The Problem With Circling & Solutions For Questioning

Circling isn’t an activity (e.g., “OK class, let’s answer some circling questions”) or something you plan to last 20 minutes during the next class. It’s a strategy, and Von Ray was right. In 2017, he told a small room of TPRS workshop participants if there’s no breakdown [in processing the language], we don’t circle. The strategy was developed as part of collaborative storytelling. No wonder that’s the context in which it works best! Sure, any language learner will benefit from getting micro-exposure to a small set of words, which is what takes place during circling and during the TPRS 2.0 update of triangling (i.e., circling with 3rd, 1st, and 2nd verb persons). Yet, there are times when circling falls flat…

Recently, my student teacher and I have been noticing when and when not to circle. First of all, yes, I would consider my approach comprehension-based and communicative (CCLT), and no, circling is not always communicative. Bite me. This is school, and the classroom context is rarely 100% communicative. And that’s OK. It shouldn’t be. That’s impossible. So, when we’re reading a text, whether book in hand or from a projected version on screen, circling what’s right there in front of everyone confuses our students. Bad idea. When we did our first class story all by ear, however, circling was fantastic. Good idea. We wanted to circle more either/or questions because we noticed students struggling with responding to questions in Latin. Yet, I misapplied circling to a context it wasn’t designed for, and doesn’t work particularly well in. No biggie. But we still had a problem:

  • How to ask either/or questions…
  • …in Latin…
  • …when reading…
  • …that weren’t a scrambled version of what’s already on the page.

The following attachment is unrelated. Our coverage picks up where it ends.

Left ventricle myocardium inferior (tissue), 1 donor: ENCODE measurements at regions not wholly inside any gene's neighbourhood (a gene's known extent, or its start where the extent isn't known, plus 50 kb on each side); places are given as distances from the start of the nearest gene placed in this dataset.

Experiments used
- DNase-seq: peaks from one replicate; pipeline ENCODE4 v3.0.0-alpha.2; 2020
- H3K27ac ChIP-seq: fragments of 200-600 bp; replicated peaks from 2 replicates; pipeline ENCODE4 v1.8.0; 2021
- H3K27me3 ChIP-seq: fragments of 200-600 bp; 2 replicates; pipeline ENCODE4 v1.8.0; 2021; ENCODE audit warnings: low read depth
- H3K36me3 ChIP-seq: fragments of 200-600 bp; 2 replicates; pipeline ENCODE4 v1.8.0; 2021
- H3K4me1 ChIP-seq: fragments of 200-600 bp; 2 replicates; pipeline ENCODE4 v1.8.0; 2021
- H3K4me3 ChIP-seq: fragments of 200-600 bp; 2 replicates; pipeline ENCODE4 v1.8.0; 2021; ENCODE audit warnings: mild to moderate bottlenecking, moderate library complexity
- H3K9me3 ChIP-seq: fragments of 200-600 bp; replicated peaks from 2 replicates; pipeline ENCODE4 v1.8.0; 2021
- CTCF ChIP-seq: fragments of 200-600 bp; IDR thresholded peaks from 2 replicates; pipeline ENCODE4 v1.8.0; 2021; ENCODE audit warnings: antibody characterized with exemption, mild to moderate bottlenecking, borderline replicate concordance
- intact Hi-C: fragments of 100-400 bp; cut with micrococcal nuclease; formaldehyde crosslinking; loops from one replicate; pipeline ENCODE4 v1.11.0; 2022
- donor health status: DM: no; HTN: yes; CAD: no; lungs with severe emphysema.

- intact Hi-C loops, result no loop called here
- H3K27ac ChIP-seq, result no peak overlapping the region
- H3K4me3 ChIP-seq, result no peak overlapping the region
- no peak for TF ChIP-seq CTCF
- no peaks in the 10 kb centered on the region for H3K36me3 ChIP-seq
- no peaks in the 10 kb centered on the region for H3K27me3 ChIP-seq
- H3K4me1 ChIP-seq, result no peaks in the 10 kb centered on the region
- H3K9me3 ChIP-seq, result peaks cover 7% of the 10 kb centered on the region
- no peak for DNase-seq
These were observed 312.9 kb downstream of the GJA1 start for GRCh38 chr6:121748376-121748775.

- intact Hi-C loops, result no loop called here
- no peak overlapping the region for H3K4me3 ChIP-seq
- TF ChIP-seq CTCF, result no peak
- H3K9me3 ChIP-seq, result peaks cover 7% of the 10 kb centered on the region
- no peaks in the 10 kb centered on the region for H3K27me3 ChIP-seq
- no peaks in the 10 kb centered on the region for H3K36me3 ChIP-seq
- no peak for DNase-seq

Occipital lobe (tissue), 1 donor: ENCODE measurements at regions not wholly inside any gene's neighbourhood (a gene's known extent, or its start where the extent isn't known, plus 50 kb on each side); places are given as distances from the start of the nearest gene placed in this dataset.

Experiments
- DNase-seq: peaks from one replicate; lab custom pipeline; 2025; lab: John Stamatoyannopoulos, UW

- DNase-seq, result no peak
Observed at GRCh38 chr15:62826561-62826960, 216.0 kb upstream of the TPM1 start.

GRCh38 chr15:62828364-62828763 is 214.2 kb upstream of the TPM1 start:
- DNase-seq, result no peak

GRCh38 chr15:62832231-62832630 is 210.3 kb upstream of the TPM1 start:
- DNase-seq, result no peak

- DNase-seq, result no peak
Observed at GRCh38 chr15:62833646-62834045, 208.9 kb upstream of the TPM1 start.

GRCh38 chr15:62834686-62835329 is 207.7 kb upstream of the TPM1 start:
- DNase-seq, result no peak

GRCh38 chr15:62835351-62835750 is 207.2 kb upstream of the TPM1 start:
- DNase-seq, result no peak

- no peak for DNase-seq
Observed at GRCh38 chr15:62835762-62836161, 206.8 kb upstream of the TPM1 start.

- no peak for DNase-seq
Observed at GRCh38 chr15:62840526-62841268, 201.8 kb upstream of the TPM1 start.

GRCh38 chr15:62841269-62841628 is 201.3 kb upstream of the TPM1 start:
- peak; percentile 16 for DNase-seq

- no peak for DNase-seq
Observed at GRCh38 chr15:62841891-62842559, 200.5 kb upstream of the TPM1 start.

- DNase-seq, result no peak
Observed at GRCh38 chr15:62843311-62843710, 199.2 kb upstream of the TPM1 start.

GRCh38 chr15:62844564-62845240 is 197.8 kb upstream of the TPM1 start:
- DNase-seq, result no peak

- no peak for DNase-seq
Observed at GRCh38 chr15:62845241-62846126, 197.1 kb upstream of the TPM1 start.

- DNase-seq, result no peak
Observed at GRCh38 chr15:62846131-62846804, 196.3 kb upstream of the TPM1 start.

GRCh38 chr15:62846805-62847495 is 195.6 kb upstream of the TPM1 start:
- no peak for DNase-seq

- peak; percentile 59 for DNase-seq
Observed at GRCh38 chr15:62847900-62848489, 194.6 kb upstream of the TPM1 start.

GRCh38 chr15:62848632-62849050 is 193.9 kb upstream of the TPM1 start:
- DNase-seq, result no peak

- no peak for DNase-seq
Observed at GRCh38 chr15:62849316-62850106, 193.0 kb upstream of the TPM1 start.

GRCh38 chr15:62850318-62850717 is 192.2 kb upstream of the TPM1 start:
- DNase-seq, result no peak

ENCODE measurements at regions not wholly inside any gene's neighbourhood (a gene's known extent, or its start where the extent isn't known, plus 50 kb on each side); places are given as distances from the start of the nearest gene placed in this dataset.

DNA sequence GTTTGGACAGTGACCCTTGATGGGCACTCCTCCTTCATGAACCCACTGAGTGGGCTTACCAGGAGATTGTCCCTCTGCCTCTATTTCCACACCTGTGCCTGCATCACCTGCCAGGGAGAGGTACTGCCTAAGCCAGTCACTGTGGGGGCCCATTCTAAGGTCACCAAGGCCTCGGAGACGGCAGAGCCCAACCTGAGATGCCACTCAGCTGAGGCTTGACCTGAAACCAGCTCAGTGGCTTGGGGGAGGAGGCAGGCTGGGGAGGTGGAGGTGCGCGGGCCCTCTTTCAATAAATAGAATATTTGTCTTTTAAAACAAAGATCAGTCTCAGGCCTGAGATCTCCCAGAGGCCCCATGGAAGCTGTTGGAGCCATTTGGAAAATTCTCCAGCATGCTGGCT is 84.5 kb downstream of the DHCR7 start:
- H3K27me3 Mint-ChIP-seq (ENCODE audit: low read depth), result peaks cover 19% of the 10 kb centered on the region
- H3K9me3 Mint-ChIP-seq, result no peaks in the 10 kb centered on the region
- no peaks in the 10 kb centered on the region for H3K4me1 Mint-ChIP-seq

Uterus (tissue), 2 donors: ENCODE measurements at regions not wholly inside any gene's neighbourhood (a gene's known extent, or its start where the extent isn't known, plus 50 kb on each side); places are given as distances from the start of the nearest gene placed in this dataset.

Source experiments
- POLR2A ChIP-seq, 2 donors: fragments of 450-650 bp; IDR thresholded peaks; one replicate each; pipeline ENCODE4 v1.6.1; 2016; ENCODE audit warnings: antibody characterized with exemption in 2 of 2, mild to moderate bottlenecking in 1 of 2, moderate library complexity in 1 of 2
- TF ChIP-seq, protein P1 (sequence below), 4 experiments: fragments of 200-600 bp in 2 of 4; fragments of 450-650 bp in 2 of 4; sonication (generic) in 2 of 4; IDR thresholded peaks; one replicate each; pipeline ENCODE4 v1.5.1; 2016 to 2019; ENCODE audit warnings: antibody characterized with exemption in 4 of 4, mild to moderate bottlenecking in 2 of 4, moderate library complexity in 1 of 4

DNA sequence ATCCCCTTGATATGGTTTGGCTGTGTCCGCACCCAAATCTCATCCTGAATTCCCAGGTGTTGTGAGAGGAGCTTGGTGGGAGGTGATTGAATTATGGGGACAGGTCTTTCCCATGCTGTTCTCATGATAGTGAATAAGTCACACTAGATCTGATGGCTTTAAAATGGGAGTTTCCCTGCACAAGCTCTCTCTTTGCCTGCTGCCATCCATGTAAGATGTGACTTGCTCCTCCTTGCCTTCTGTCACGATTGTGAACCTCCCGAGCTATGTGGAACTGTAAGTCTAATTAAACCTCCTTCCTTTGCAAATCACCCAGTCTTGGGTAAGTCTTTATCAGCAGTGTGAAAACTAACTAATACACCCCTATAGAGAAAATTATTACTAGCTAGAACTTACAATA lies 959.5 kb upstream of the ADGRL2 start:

Contrary-to-fact conditions to the rescue!

While this is a fancy pants grammar concept in Latin, you can get the idea with this popular example: if you were an animal (but you aren’t), what animal would you be? For the language nerds out there, this condition uses an easily-formed subjunctive (i.e., imperfect tense) by adding the personal endings (i.e., -m, -s, -t, -mus, -tis, -nt) right onto the infinitive. Moving on. It dawned on me that when we come upon a character’s actions, merely asking “would you do this?” is enough to not only connect reading to students’ lives, but also provide exposure to the vocabulary by circling only if there’s breakdown. That is, once we pull the language OFF the page, then into the more familiar and personalized sphere, circling becomes effective once again. You might be thinking this sounds a lot like Personalized Questions & Answers (PQA). I wouldn’t disagree with that, but the distinction to keep the question focused on the book content by using the contrary-to-fact condition is a bit different. At least in my observation and experience, PQA is usually something like reading “she has a cat” and you ask “class, who in here likes cats? Do you have a cat?” and now the focus immediately switches to the student. That’s fine, and serves other purposes, but not ours. With contrary-to-fact conditions, we get students to evaluate the events of a story, going deeper into the narrative.

So, we’re no longer repeating exact words/phrases written in a book (e.g., “she runs”) in our questions (e.g., “Does she run? Who runs, the girl or the cat?”). Instead, we’re using a different form of the the word/phrase (e.g., “Would you run?”) in a question posed directly to the class about the situation in the book. This makes sense, too. Students must comprehend the events in the story to know what they’re being asked. If a character runs away, and the class is asked if they’d also run away, assessing their ability to respond is just as good if not better than asking a straight up comprehension question about the exact Latin in the book.

So, this got me thinking about other questions to ask. We could question a character’s actions just as easily by asking if they should do what they do (i.e., “dēbet…?”). What happens when there isn’t an action, and just description? Both questions work. For example reading “she’s sad” could prompt “would you be sad?” or “should she be sad?” And of course the follow-up “why/why not?” Those are the big ones for now. Can you think of others?

Leave a Reply

Fill in your details below or click an icon to log in: Logo

You are commenting using your account. Log Out /  Change )

Twitter picture

You are commenting using your Twitter account. Log Out /  Change )

Facebook photo

You are commenting using your Facebook account. Log Out /  Change )

Connecting to %s

This site uses Akismet to reduce spam. Learn how your comment data is processed.